A South African non-governmental organisation, Partners for Possibility, which pairs business people and school principals to improve school management and teaching, has won an international award in Belgium.
Partners for Possibility received the award for Innovative and Creative Partnerships in Africa for its solution to the challenges facing education in South Africa.
The oganisation’s founder Louise Van Rhyn says that, “The wonderful thing is that normally South Africans go internationally for ideas, “adding that, “…people from other countries are acknowledging that what we’re doing in South Africa is worth paying attention to.”
To read the article titled, “Local NGO wins award in Belgium,” click here.Source:Eye Witness News
A United Nations (UN) report finds that around 120 million girls around the world, close to one in 10, have been raped or sexually assaulted by the time they turn 20.
Drawing on data from 190 countries, the global report by child welfare agency United Nations Children's Fund (UNICEF), entitled ‘Hidden in Plain Sight’ also reveals that one fifth of all murder victims are children and teens, with homicide the leading cause of death among male youths in Latin American countries.
UNICEF executive director, Anthony Lake states that, "These are uncomfortable facts - no government or parent will want to see them."
To read the article titled, “One in 10 girls sexually abused worldwide: UN report,” click here.Source:Sowetan Live
Storytelling is an integral part of human behaviour and increasingly relevant to the strategic communication and awareness-raising activities of non-governmental organisations (NGOs) globally.
Stories help people to better remember specific experiences. Stories shape our identities. With a great story, you can ensure that donors and supporters understand your work.
But how does your NGO tell its story? When you upload a video, a photograph, or a blog post about your work, whom are you trying to reach with it? What do you expect the audience to do after they see or read the story?
NGOs are often so caught up in delivering our programmes that we forget the need to communicate our impact to the rest of the world.
That’s why TechSoup Global organises an annual digital storytelling campaign to assist NGOs create stories that get noticed.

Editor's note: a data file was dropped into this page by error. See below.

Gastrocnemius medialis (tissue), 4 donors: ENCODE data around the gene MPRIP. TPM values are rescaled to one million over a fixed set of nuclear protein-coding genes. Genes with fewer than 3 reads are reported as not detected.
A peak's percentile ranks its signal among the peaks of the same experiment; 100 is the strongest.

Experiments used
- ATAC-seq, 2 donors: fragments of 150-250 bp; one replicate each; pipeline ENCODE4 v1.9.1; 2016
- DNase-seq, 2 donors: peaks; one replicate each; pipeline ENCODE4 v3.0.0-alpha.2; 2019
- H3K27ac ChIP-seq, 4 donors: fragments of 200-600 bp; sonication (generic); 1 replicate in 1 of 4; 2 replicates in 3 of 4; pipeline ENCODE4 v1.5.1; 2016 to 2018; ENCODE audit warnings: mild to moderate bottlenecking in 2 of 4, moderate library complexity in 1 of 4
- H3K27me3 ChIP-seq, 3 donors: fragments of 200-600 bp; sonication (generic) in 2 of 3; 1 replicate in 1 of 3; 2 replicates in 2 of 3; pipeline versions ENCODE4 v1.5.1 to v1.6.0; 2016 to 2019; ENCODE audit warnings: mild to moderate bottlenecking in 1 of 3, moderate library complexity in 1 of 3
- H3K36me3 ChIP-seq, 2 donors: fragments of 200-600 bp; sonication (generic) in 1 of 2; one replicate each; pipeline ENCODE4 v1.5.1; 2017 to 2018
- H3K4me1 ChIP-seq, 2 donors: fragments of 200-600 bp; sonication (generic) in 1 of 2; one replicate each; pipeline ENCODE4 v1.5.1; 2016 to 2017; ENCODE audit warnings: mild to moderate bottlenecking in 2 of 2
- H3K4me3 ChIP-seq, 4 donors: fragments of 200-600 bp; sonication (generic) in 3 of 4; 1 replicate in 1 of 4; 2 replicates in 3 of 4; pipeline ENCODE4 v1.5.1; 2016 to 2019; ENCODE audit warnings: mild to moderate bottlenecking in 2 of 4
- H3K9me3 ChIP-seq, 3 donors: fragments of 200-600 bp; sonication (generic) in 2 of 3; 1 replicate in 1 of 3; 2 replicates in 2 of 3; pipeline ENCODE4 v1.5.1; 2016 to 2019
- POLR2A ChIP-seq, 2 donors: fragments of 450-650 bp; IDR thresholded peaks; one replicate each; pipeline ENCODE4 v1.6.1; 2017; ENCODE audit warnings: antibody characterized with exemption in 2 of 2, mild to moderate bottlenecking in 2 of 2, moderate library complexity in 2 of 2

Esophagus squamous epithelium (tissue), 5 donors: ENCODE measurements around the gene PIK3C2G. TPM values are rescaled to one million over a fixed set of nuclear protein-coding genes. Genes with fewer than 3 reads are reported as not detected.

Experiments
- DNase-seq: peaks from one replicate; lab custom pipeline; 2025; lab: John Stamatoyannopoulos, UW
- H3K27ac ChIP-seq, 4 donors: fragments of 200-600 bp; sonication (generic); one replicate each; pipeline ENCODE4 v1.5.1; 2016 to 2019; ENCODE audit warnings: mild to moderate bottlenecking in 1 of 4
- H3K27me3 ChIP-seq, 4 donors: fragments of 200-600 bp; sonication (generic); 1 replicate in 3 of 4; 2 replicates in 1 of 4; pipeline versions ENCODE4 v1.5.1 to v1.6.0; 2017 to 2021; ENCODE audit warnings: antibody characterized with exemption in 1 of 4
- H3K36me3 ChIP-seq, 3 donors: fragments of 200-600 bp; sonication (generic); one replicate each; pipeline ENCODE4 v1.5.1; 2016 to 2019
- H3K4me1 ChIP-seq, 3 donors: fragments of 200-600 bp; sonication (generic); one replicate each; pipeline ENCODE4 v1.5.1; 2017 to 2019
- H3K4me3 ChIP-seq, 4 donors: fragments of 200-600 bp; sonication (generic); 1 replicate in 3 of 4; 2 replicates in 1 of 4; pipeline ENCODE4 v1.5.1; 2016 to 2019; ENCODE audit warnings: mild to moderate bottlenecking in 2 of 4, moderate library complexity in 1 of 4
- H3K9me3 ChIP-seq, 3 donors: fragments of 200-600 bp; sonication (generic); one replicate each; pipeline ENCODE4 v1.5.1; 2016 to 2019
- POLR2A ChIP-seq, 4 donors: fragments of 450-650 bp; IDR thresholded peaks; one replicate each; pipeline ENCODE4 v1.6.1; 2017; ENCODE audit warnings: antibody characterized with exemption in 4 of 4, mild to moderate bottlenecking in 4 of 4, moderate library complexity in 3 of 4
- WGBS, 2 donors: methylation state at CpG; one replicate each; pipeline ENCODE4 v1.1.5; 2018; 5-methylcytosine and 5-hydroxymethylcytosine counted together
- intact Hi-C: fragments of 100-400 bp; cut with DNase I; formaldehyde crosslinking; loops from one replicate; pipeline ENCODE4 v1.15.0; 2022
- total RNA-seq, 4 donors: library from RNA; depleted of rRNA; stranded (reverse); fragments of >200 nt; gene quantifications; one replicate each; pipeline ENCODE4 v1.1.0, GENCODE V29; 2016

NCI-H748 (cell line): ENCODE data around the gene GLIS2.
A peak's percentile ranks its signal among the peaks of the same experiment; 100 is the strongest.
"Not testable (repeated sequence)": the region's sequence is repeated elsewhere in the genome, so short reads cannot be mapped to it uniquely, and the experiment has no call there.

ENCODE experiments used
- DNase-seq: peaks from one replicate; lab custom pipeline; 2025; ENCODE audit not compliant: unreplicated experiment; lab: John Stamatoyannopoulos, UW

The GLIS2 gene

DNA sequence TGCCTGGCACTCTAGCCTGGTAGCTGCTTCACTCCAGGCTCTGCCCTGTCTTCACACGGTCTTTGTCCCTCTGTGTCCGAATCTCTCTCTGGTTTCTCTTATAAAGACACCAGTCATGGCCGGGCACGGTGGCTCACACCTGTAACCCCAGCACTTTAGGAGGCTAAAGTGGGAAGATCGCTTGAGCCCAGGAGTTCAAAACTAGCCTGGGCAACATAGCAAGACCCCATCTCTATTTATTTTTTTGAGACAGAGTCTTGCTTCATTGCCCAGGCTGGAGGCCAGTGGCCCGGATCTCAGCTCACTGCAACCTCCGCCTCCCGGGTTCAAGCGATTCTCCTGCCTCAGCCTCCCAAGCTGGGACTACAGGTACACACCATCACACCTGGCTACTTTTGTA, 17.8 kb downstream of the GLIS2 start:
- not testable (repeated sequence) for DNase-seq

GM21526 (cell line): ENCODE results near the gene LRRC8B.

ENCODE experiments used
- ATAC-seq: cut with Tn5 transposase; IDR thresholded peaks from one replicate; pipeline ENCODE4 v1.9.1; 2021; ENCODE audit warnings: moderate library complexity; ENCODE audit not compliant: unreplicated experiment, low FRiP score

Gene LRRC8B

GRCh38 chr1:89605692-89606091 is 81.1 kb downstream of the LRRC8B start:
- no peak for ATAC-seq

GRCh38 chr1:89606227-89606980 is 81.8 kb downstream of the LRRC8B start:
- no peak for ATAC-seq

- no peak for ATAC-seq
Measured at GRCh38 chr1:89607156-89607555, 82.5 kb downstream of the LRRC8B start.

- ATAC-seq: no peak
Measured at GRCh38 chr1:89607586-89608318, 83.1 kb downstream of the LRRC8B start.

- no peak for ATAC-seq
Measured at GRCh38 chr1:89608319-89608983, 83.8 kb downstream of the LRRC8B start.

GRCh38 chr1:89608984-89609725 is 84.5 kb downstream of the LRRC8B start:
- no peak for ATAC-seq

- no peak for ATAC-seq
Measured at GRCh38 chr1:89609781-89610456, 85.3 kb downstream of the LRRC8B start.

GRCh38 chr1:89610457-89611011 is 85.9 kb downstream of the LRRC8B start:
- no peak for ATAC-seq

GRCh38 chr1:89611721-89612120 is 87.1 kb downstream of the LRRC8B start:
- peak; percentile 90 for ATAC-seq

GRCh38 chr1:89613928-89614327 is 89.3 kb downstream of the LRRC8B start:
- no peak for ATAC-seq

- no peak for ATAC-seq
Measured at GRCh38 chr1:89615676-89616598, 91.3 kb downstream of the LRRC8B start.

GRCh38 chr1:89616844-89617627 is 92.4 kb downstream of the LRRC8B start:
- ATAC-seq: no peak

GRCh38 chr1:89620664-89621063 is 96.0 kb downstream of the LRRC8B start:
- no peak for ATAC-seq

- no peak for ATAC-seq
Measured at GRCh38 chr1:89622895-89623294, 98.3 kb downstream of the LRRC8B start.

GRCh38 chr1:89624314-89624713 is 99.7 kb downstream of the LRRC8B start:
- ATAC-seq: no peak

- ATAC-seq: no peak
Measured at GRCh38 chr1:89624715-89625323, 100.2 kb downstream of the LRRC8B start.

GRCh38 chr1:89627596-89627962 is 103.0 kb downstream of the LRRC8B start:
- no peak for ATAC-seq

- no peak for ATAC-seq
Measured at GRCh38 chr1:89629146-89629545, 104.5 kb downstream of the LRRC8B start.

One of the main events of Storymakers 2014 is a global tweet-chat which will be held on Thursday, 4 September 2014.
Unfamiliar with tweet-chats? It’s a live Twitter event, usually moderated and focused around a specific topic.
Our global tweet-chat on 4 September 2014 will be a 12-hour global conversation - from New Zealand in the East to the United States in the West - consisting of a series of one-hour tweet chats on the theme of digital storytelling. Each of the chats will be hosted and facilitated, and cover a different topic associated with digital storytelling.
A hashtag - in our case #Storymakers2014 – will be used to filter all the chatter into a single conversation on Twitter.
But to ensure the success of the tweet-chat, we need your participation and support to keep the conversation relevant and informative, and encourage you to invite your colleagues, partners and other NGOs to do the same.
We therefore invite NGOs across Africa to join us during the tweet-chat to share your storytelling experiences and learn from your peers.
The Africa component of the #Storymakers2014 tweet-chat will cover the following three topics during three one-hour conversations:
# Kenya (11 a.m. Eastern Africa Time / 8 a.m. Coordinated Universal Time)
Topic: What sort of stories should nonprofits tell
Convener: Anne Musyoki, TechSoup Global, @Manka2 & @techsoupafrica
# South Africa (11 a.m. South Africa Standard Time / 9 a.m. Coordinated Universal Time)
Topic: What makes a good story
Convener: David Barnard, TechSoup Global, @david_barnard & @techsoupafrica
# Cameroon (12 p.m. West Africa Time / 11 a.m. Coordinated Universal Time)
Topic: How do you make storytelling a part of your organisation’s culture?
Convener: Excel Asama, NetSquared Cameroon, @ExcelAsama & @techsoupafrica
You are welcome to participate in all these chats, but we encourage you to participate specifically in the time zone where you are based. Remember to use #Storymakers2014 in all your tweets, in conjunction with the country where you are based (e.g. #Kenya or #Nigeria, etc.).
The global tweet-chat will be summarised in a storify at the end of the day.
We look forward to your participation in this exciting initiative on 4 September 2014.
An enquiry into evictions on the Lwandle land in Cape Town heard that the Ses'Khona People's Rights Movement, a shack dwellers' non-governmental organisation, is not cashing in on the matter in any way.